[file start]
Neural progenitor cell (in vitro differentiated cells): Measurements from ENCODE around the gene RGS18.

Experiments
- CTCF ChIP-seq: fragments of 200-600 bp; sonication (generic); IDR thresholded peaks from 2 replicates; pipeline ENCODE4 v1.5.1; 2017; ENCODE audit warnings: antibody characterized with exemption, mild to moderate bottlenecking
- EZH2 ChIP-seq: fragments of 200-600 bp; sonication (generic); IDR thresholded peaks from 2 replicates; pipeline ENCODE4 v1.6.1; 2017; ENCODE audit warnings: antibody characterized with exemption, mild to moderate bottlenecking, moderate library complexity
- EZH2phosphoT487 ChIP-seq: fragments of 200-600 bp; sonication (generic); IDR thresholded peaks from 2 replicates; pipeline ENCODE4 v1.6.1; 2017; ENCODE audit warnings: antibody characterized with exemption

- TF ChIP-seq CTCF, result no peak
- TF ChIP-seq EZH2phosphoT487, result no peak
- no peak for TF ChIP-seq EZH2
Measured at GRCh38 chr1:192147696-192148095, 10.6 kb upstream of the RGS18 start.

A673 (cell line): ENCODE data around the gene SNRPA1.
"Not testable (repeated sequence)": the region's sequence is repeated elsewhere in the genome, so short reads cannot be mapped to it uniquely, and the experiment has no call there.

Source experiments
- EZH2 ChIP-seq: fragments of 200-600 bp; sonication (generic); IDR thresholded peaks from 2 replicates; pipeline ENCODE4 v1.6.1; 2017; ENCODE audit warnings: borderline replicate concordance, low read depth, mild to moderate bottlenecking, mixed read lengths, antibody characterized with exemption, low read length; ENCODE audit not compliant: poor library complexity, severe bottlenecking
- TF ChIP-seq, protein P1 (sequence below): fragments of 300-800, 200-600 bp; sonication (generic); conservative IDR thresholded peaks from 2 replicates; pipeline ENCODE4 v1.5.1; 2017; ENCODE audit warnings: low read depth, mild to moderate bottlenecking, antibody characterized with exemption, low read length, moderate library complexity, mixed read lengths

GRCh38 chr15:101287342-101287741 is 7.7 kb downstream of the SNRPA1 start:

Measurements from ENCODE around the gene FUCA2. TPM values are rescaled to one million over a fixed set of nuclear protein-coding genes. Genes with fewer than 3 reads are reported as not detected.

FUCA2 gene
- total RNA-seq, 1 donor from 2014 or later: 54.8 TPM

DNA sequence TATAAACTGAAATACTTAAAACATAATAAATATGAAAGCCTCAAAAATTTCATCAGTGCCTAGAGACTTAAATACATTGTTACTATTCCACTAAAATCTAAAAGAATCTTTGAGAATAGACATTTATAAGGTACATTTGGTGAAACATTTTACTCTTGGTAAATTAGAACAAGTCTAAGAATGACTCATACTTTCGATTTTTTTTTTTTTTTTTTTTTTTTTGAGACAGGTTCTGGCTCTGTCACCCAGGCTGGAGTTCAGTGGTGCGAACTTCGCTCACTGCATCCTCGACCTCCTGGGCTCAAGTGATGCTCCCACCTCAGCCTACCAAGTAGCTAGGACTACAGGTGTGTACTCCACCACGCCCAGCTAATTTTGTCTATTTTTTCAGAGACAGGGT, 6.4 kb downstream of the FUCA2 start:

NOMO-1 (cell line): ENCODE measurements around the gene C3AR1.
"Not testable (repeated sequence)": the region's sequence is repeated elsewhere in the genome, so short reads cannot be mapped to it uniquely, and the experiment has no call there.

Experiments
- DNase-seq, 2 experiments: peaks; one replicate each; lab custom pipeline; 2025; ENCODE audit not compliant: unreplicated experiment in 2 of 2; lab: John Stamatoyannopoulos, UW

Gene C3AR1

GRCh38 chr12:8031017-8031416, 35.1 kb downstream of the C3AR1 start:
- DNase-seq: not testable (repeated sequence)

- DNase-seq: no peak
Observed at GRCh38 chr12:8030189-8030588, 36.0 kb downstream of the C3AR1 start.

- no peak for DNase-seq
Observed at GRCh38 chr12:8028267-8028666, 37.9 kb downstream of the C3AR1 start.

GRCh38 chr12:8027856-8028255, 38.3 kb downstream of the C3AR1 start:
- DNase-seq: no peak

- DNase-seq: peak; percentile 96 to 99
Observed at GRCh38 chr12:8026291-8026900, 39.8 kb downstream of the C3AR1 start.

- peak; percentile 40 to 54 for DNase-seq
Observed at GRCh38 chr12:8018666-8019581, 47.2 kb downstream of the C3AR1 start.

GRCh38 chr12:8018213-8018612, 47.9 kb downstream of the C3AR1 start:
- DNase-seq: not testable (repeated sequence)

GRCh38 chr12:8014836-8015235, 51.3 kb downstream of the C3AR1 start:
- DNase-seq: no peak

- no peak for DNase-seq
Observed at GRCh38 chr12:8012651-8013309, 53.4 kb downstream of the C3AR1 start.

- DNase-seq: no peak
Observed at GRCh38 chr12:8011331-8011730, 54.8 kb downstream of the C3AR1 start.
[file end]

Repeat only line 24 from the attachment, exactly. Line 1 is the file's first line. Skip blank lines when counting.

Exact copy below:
Gene C3AR1